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Summary:

*Sony* was lambasted last spring after it took seven days to disclose that an attack on its video game network had led to what some called t…

Online Security - privacy
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*Sony* was lambasted last spring after it took seven days to disclose that an attack on its video game network had led to what some called the “largest identity theft in history.” Last night, the company disclosed that its customer data was hacked again.

In a message on its PlayStation blog, Sony’s chief security executive warned that hackers had broken into 93,000 customer accounts that contain information like names and credit-card information. Sony believes hackers did this by trying to log in to its network using information stolen from a third party:

We want to let you know that we have detected attempts … to test a massive set of sign-in IDs and passwords against our network database. These attempts appear to include a large amount of data obtained from one or more compromised lists from other companies, sites or other sources.

The post goes on to say that only 0.1% of customer accounts were compromised by the attack and that Sony was able to lock most of the hacked accounts in a short time. This is the second time in six months that hackers have broken into Sony’s PlayStation network, which consists of millions of video game enthusiasts who supply their credit-card information in order to participate in online game activities.

Sony’s quick warning differs from what took place after the April attack. On that occasion, which resulted in the large scale theft of customers’ email and credit-card information, Sony was blasted for taking up to seven days to disclose that an attack had even taken place and for failing to encrypt credit card data. It is facing a class action suit in the U.S. for failing to warn its customers and is in a fight with its insurer over who should pay for liabilities stemming from “the largest identity theft in history.”

This time, Sony’s clear and timely warning led customers to post dozens of grateful comments like “Thanks for the heads up Sony (NYSE: SNE). Well done. Bravo!” and “Awesome catch. I’m glad to see you guys really stepped up your response time and over all security.” Some of these comments may have been posted by Sony’s own employees, but overall the tone is markedly different than the universal criticism the company faced in April.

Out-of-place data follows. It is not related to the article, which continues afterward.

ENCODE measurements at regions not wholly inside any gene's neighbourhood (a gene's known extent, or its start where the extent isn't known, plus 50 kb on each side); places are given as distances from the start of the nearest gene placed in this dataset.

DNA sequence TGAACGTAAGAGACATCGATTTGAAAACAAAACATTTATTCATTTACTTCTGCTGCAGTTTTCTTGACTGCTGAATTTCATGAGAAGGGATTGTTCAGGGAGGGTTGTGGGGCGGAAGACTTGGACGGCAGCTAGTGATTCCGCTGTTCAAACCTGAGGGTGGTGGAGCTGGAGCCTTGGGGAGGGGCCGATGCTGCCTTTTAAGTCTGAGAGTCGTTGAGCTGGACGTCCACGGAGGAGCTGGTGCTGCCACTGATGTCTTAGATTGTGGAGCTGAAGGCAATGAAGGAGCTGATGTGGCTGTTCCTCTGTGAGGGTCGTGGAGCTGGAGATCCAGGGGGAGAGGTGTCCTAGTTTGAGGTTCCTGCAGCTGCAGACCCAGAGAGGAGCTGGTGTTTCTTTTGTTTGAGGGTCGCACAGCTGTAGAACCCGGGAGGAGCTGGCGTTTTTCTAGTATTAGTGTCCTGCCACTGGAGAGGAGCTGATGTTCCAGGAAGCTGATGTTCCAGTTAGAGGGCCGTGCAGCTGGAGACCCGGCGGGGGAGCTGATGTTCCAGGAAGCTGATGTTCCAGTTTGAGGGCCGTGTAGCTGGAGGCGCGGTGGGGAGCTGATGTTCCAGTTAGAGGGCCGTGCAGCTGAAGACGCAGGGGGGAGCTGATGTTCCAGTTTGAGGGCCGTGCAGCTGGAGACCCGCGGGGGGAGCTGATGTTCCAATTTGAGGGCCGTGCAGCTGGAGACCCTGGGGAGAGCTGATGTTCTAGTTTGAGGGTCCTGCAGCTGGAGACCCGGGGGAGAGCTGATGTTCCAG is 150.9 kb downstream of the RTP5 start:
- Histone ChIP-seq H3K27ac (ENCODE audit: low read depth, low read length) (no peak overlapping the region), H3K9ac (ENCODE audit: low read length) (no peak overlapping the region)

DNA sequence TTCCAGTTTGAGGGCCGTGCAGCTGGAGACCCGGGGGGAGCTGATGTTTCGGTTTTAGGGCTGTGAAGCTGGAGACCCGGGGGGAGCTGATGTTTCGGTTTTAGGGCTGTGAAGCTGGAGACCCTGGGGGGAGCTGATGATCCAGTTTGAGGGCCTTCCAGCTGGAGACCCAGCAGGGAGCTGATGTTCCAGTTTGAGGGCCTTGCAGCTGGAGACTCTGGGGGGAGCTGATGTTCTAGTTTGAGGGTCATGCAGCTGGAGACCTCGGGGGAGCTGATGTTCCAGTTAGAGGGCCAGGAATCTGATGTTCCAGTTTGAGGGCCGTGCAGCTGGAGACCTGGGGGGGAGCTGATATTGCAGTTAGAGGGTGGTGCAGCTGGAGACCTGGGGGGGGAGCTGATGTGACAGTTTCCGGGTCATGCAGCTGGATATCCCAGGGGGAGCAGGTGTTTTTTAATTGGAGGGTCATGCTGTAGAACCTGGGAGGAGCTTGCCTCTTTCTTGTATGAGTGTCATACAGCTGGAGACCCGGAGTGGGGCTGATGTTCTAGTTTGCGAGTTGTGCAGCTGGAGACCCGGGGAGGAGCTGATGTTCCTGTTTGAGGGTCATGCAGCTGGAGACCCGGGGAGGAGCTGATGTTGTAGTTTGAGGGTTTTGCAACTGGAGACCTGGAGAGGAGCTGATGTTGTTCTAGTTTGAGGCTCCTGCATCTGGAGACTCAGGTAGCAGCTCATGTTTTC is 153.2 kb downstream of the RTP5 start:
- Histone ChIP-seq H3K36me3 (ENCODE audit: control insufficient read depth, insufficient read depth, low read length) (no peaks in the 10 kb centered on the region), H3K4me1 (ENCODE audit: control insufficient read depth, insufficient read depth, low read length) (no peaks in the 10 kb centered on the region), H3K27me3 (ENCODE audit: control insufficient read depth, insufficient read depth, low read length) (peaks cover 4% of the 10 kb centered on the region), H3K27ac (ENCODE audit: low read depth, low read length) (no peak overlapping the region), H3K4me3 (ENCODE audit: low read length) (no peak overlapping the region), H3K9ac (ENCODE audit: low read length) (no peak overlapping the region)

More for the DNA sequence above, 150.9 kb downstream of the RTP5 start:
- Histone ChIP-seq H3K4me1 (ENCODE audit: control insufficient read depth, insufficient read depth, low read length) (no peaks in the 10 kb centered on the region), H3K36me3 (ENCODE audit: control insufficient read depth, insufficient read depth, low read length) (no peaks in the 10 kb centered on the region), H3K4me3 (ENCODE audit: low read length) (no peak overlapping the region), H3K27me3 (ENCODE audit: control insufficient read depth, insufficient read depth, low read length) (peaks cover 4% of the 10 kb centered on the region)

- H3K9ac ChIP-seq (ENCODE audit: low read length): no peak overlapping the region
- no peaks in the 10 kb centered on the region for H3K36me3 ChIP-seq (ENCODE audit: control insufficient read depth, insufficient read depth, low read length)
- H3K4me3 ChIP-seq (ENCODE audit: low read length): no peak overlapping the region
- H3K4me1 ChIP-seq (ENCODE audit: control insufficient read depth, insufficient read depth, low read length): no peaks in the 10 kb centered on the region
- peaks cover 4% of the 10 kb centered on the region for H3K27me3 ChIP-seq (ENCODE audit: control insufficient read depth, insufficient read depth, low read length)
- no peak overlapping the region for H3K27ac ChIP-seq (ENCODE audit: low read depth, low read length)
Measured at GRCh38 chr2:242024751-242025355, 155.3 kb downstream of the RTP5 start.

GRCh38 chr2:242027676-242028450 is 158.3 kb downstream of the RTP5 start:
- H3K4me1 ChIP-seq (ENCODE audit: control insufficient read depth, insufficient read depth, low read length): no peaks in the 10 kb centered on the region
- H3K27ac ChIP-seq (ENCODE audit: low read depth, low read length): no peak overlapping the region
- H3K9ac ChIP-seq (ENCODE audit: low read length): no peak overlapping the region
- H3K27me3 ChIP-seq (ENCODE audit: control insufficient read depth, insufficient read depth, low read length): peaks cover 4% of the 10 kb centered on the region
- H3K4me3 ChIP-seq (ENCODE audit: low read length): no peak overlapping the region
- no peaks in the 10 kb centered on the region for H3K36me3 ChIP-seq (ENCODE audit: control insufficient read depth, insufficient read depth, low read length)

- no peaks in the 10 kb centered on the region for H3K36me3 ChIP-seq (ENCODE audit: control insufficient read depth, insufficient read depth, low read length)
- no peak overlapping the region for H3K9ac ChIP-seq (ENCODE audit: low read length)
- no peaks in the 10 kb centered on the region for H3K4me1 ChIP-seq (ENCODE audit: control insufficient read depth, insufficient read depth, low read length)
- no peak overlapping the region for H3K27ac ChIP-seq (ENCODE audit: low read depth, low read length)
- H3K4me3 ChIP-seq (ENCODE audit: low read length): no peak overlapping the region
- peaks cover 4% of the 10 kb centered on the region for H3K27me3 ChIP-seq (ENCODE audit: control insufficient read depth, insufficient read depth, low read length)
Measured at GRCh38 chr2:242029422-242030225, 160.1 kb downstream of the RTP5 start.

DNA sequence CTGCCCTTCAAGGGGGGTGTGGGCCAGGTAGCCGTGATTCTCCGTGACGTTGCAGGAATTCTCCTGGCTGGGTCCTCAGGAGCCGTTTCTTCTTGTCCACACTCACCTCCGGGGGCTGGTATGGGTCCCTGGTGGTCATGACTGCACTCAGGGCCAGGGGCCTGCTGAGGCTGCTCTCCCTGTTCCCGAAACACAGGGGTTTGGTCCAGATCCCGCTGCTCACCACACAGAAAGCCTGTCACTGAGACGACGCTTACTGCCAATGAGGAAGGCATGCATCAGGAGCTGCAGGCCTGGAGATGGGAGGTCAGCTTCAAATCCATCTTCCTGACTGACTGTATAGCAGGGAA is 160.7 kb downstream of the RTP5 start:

The response to Sony’s quick disclosure of the attack seems to vindicate the “come clean quick” approach to customer privacy issues. Of course, not everyone thinks transparency is enough. Other comments on Sony’s site include, “I feel like they are sugar coating and trying to make 93,000 accounts being compromised seem fine and acceptable” and “Come on guys, this is getting old.” A third group of commentators simply fretted that they would not be able to play video games while Sony fixed the problem.

  1. Seriously, after the first attack does anyone give Sony any true information or credit card information? There are little cards that can be purchased – for cash – no credit card or information required, which can be used to complete all transactions on Sony Playstation Network. Real name and address? Are you kidding me? Exactly for the reasons which motivated this article (Sony is not secured or trustworthy with personal information or financial information) regardless of how quickly they responded to this latest attack, no one at any time should trust Sony with anything other then cash. Period. They are a failed company providing a failed service.
    And yes, I was a victim of the first round of attacks against Sony. They are not and will never be forgiven or trusted again. Cash only people, buy a PSN card for Downloadable content and put it on your “Mr. Smith on Main Street USA” account. You’ll still have fun and not be at risk of having your finances ruined or interrupted. Sony is not a bank, nor are they a credit or financial institution and as such they have no place asking for information that they have proven repeatedly they cannot protect. Personally, I think it’s time the governments get involved and restrict the types and amounts of information that such services as Sony can request and collect.

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    1. This wasn’t a hack. Information obtained elsewhere (probably some small gaming related website) and they tried to use it on PSN. If I go into your house and see your username and password on a piece of paper, then use that information it doesn’t mean I hacked the site I’m signing into.

      Sony was NOT hacked.

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  2. SONY WAS NOT HACKED. I’m tired of explaining why, so I’ll copy/paste exactly why it wasn’t a hacking… which I nabbed FROM YOUR ARTICLE. (so there really is NO excuse)

    ” These attempts appear to include a large amount of data obtained from
    one or more compromised lists from other companies, sites or other
    sources.”

    That doesn’t mean Sony or PSN were hacked. If you don’t know about something, don’t write about it.

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  3. Do you even know the definition of a hack?

    Even if third party information was used to guess passwords..that very process of using a huge database to guess passwords and credentials to gain access to accounts is called…HACKING…and 93,000 accounts were compromised which means their attempts SUCCEEDED 93,000 times…stop trying to defend sony unless you want to be one of the ones attacked by their next round of “non hacks” 

    93,000 accounts were hacked. Regardless of how the definition is the definition. Deal with it and defend that.

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